Craig White's Literature Courses

Terms / Themes

Historical Fiction

or the Historical Novel


Historical Romance

Settings, background characters, and events from recorded history


fictional characters

= "historical romance," historical fiction, or the historical novel.

The historical novel or romance developed and grew popular during the Romantic era of the late 1700s-1800s when modern nation-states became the defining political units in Western Europe and North (& South) America.

The rise of national identity led people to begin thinking of themselves first and foremost as citizens of nations rather than of local organizations like cities or regions, or larger identities like the Catholic Church or this or that Empire.

The historical novel helped a widely distributed readership share events and language that established and affirmed their identity as fellow citizens with a distinct national character.

Stylistic formula for Historical Fiction:

Settings in the past

Author writes from research rather than direct experience.

Depicts manners, speech, behavior associated with time-period.

Central characters, esp. love-interests are fictional (or composites developed from typical historical figures of period)

Background characters may be historical.

A few characters may bridge this division—fictional characters may appear or interact with historical figures, or historical figures may appear almost like fictional characters, e. g. Cardinal Richelieu in The Three Musketeers or General Montcalm in The Last of the Mohicans.

Examples of Historical Novel in the Romantic era (+ later 19c):

Walter Scott (1771-1832), Waverley (1814), Ivanhoe (1819), Quentin Durward (1823)

James Fenimore Cooper (1789-1852), The Spy (1821), The Pioneers (1823), The Last of the Mohicans (1826), The Prairie (1827)

Alexandre Dumas (1802-70), The Three Musketeers (1844), Twenty Years After (1845) The Man in the Iron Mask (1847), The Count of Monte Cristo (1845-6)

Nathaniel Hawthorne (1804-64), The Scarlet Letter (1850)

Charles Dickens (1812-1870), A Tale of Two Cities (1859)

Leo Tolstoy (1828-1910), War and Peace (1869)

20th Century examples (& later):

Margaret Mitchell (1900-49), Gone with the Wind (1936)

William Faulkner (1897-1962), Absalom, Absalom! (1936)

James Michener (1907-97), Hawaii (1959), Texas (1985)

Dan Brown, The Da Vinci Code (2003) ?

Popular films:

Saving Private Ryan


Dances with Wolves


Other media:

Shakespeare's "History Plays," e. g. Henry V

graphic novels

epic poetry like The Iliad


Appeals of historical fiction:

interests and informs audiences who don't otherwise read history

romanticizes and personalizes history beyond dirt, blood, struggle, death to youth, love, deliverance, transcendence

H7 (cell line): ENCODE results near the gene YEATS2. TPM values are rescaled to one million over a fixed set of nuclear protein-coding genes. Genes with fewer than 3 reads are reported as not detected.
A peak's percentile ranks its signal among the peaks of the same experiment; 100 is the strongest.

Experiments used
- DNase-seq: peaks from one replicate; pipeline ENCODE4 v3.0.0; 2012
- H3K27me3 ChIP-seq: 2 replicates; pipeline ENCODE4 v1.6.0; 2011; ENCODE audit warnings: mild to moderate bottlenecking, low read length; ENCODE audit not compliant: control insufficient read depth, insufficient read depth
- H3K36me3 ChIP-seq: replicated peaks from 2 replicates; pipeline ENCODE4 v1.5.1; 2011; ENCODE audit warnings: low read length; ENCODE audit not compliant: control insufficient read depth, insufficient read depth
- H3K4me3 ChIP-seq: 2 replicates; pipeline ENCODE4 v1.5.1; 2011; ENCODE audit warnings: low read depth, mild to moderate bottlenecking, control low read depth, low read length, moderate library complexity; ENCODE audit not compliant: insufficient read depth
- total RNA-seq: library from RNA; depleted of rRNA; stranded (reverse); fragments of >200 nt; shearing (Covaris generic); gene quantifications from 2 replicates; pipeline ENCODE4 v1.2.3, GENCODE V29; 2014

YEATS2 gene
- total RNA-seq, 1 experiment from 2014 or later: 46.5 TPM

provides fiction with reality effect, substance, prestige, & glamor of actual events

history and fiction not two absolutely different realms but related forms of writing or storytelling?


James Fenimore Cooper Prize

Added notes for American Romanticism:

We study "American literature" as a separate tradition, but this separation would not have seemed normal for most of the 19th century.

Instead, British and American literature were all just "English literature" to be read on both sides of the Atlantic, more or less.

Americans avidly read many British writers including still-popular authors like Charles Dickens and Charlotte Bronte (among many others less well-known today).

British readers enjoyed James Fenimore Cooper's Leatherstocking Tales (also popular in France and Germany), Harriet Beecher Stowe's Uncle Tom's Cabin, later 19th-century American authors like Mark Twain and Henry James.

Therefore early American literature, typically concentrated on the USA's eastern coast, is increasingly read within a broader context called Trans-Atlantic Studies.


Within historical fiction of the Romantic era, a familiar Trans-Atlantic pairing of British and American authors is Walter Scott (1771-1832) and James Fenimore Cooper (1789-1951).

The elder Scott's fame as a historical novelist preceded that of Cooper, so that Cooper became known as "the American Scott."

Resemblances and differences:

Both pioneered the development of Romantic historical fiction in their respective countries.

Scott wrote "border romances" especially concerning the border between England and Scott's native Scotland.

Cooper wrote border romances concerning the borders between westward European settlement and Indian territories.

Both authors' novels were very popular and influential. The traditions of British and American fiction are impossible to imagine without them.

For today's readers, however, both these authors' novels seem painfully distended, archaic in style and characterizations especially of other ethnic groups, and uneven in quality—yet each can write memorable scenes of luminous and affecting power, particularly large-scale action scenes, and their texts overflow with historical attitudes and ideologies for criticism to analyze.

Both writers were seen as essential figures for earlier generations of literary studies, but now they are increasingly "written out" of the curriculum and must-read lists, partly because they are difficult to anthologize, but also because their gender and ethnic stylings often seem archaic..










Mohicans 1.7 George Washington